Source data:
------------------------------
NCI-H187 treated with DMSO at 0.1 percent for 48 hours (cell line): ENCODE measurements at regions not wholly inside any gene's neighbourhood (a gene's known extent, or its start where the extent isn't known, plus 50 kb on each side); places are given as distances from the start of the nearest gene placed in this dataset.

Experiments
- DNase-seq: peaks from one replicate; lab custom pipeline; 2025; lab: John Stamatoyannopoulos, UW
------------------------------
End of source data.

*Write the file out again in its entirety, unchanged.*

NCI-H187 treated with DMSO at 0.1 percent for 48 hours (cell line): ENCODE measurements at regions not wholly inside any gene's neighbourhood (a gene's known extent, or its start where the extent isn't known, plus 50 kb on each side); places are given as distances from the start of the nearest gene placed in this dataset.

Experiments
- DNase-seq: peaks from one replicate; lab custom pipeline; 2025; lab: John Stamatoyannopoulos, UW